The Obsession Page 70

“Hey, Chip.”

“Hey, Xander. You’re heading out?”

“Yeah, but I got a minute. Do you want to come in?”

“That’s okay, I’ll walk down with you.”

Chip started down the steps on his slightly bowed legs. A big guy—football star in high school—he tended to lumber unless he stood on the deck of a boat, as he did daily for his family business. There, Xander knew, the man had the grace of a Baryshnikov, and his shy, self-effacing nature worked well for the tourists who wanted to do some fishing or sailing.

He’d mooned over Marla as long as Xander had known him, and had finally won her when she’d come back to the Cove after two years of college.

He’d won her by punching the guy she’d taken up with who liked punching her.

It wasn’t the first or the last guy Chip had punched over Marla. Xander really didn’t want to be the next guy.

But he didn’t sense anger, didn’t see that hard light in Chip’s eyes as they reached the base of the stairs.

“I wanted to, you know, say I was sorry about how Marla acted last night. I heard about it.”

“It’s no big.”

“She’s still got that thing for you.”

Xander kept a close watch, in case that hard light came calling. “Chip, you know there’s nothing there, and hasn’t been since high school.”

“I know it. I wanted to say how I know it, so you know. Patti, she’s making noises like there was something, but I know better. Plenty of other people know better, too.”

“Okay then. We’re cool?”

“Sure. I want to apologize to the lady—the new lady? It’s Naomi, right? But she doesn’t know me, so I didn’t want to go up there and scare her or anything.”

“You don’t have to worry about it, Chip. You don’t have to apologize to anybody.”

“I feel bad about it, all of it. Anyway.” He put those ham-hock hands in his pockets, gazed out at nothing special. “You don’t know where she is, do you?”


“No, not her, not Naomi. Marla.”

“Sorry, no.”

“She’s not at her place, the place she has now, and doesn’t answer the phone. Patti said she got mad at her last night, because Patti said she was embarrassed and all. She just took off—and she’d been drinking.”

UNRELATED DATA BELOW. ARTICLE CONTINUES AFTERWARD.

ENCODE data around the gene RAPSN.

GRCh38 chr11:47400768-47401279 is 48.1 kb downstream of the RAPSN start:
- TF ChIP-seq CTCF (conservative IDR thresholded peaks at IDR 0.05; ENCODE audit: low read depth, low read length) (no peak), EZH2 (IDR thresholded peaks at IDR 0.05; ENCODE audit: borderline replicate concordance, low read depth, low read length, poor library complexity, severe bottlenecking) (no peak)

“Was she driving?”

“Seems Patti was, but it’s not a far walk back to the place she has now. She didn’t go to work today at the market either. They’re that pissed at her now.”

Hungover, mortified, mad, probably in bed with the covers over her head.

“I’m sorry to hear that.”

“If you see her, maybe you can give me a call, so I know she’s okay and just in one of her moods.”

“I can do that.”

“I’ll let you go. Maybe if you see the lady—Naomi . . . If you see her, you could tell her I’m sorry about the trouble.”

“I’ll do that. You take it easy.”

“It’s the best way to take it.” Chip smiled a little, then climbed into his truck.

Since it was close, and he was running a bit late now, Xander got into his own truck and drove to Rinaldo’s.

She was already there, sitting in a booth, looking over the menu. He slid in across from her. “Sorry. I got into a thing just as I was leaving.”

“That’s all right. I was just trying to decide if I’d have room for this calamari starter.”

“I’ll split it with you, then you would.”

“Then I would.” She set the menu aside. “Busy place on Saturday night.”

“Always has been. You look good.”

“Better than I did a few hours ago?”

“You always look good. Hi, Maxie.”

The waitress, young and fresh with doe eyes and sunny blonde hair streaked with a pretty shade of lavender, pulled out a pad. “Hi, Xander. Hi,” she said to Naomi. “Can I get you some drinks?”

“A glass of chianti, thanks, and some ice water on the side.”

“You got it. Xan?”

“Yuengling. How’s that hatchback running?”

“It gets me where I’m going and back, thanks to you. I’ll be right back with your drinks.”

“I guess you get a lot of people where they’re going and back.”

“It’s what I do. Listen, if a big, lumbering sort of guy comes up to your place—”

“What? What guy?”

Xander waved a hand. “Harmless guy. Chip. He’s Marla’s ex. He came by just as I was leaving.”

As she straightened, Naomi’s shoulder blades went to iron. “If he’s mad about last night, he should be mad at who started it.”

“It’s not that. He’s a nice guy—too nice most of the time. He wanted to apologize for her. He said he wanted to apologize to you, too, but he was afraid he’d scare you if he just showed up.”

“Oh. It’s not his fault. What’s a nice guy who’d apologize for something that’s not his fault doing with someone like her?”

“It’s impossible to love and be wise.”

“Who said that?”

“Francis Bacon. Anyway, I told him I’d tell you he was sorry.”

Maxie brought their drinks and took their order.

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